Artists pay attention—this is what makes our work valuable to non-artists. We pay attention to the color of the air, the smell of sleep, the sound of stone, and at our best, we do so precisely and rigorously.

Our job as artists working with the Telling Project is to take a mass of indeterminate data—experience, reflection, emotion, form, movement, sound—and turn it into stories and performance. We help people find meaning in chaos, and then afford them the opportunity to share that meaning. This is nearly universally a tremendously powerful experience for our participants. For some, it is transformative. And for our audiences, if our survey data (and anecdotal observation) is indicative, the same holds true.

Eureka! This is how my work as an artist is valuable to non-artists: by turning it outward, offering it to others. I am pointing out what seems obvious. The problem for us as artists, however, is that it isn’t obvious. We are—or perhaps just I was—so inculcated into the notion of the artist as the pursuer and expressor of their own inner selves that we forget that we actually are trained in specific skills that have broad applications, whether that’s understanding the way in which color or pitch or form conveys meaning, or fine-tuned internal structuring principles that drive our linguistic impulses toward narrative. We are expert at perceiving the human, at distilling it, and presenting it in refined form.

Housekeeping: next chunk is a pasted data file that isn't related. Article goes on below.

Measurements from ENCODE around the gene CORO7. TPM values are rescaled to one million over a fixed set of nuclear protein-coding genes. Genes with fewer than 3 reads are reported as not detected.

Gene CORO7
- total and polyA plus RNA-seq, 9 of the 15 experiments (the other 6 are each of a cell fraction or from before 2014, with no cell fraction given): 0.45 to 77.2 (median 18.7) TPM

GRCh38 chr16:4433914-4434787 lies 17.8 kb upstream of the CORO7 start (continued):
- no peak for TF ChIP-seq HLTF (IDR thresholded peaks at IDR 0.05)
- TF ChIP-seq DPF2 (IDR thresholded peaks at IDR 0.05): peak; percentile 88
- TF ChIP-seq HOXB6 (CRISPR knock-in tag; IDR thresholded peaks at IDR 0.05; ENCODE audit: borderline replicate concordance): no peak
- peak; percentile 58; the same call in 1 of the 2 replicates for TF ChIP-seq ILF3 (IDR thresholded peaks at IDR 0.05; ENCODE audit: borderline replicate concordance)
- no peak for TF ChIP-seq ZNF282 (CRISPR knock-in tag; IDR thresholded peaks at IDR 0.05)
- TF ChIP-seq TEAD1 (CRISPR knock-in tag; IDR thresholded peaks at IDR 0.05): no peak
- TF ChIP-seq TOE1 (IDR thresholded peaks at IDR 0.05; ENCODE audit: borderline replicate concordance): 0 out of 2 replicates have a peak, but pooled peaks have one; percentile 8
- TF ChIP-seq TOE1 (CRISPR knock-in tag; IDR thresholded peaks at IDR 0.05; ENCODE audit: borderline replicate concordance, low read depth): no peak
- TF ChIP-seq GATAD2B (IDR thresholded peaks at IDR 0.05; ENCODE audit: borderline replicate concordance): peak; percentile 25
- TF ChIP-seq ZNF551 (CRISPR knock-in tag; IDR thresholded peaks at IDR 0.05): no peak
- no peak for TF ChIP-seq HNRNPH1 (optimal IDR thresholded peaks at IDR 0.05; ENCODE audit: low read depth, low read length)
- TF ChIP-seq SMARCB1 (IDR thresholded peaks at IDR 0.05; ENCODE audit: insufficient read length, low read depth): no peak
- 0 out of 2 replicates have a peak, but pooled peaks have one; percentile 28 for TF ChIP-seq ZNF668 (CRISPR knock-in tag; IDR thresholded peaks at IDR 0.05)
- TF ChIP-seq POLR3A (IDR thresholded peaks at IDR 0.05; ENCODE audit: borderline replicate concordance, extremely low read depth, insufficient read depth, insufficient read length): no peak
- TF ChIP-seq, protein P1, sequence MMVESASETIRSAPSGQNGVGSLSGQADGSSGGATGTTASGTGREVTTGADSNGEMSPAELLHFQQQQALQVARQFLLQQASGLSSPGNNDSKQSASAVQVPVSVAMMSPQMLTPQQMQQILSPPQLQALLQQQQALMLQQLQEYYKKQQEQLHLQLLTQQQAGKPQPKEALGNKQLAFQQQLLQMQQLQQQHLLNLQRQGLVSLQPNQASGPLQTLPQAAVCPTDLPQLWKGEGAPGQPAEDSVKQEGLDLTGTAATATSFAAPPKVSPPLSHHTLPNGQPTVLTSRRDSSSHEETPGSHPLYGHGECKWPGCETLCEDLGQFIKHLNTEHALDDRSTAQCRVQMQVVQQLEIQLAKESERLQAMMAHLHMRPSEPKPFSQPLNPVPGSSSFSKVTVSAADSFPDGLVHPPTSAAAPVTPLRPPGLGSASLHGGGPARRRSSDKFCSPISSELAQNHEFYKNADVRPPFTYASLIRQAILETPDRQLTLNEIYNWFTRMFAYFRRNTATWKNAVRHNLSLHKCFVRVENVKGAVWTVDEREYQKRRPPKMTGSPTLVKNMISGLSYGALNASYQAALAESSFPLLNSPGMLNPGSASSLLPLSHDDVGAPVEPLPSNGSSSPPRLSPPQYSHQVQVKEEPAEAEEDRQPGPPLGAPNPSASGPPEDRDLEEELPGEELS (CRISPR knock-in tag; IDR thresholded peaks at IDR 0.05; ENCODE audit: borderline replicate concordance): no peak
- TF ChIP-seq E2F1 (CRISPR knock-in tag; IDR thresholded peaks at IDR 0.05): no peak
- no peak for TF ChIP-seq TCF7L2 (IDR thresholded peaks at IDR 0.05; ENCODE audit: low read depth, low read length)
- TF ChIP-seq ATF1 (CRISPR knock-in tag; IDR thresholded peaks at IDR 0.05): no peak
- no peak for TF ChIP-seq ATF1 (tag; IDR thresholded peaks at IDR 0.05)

two actors onstage

Portland Center for the Performing Arts, Portland, OR, 2014

This both is and is not commonplace. The attempt to do so is universal, I would argue, and pursued by humans on a moment-to-moment basis. Right after food, shelter, and sleep, humans are trying to understand and express themselves. Specialized skills in this pursuit, however, are the artists’ stock and trade. These are the tools we have cultivated.

I urge all artists to take some time to think in precise terms about what it is that you are doing: the activities, in the pursuit of your work, you are engaging in; what constitutes your creative regimen. In breaking down your process in this way, you might discover you are doing something that has value in addition to the works that are, to date, the end result.    

Artists pay attention—this is what makes our work valuable to non-artists. We pay attention to the color of the air, the smell of sleep, the sound of stone, and at our best, we do so precisely and rigorously. This makes us weird. In the gentle re-conception to which my work with military veterans and military family members has subjected me, I’ve learned that this is also what makes us relevant.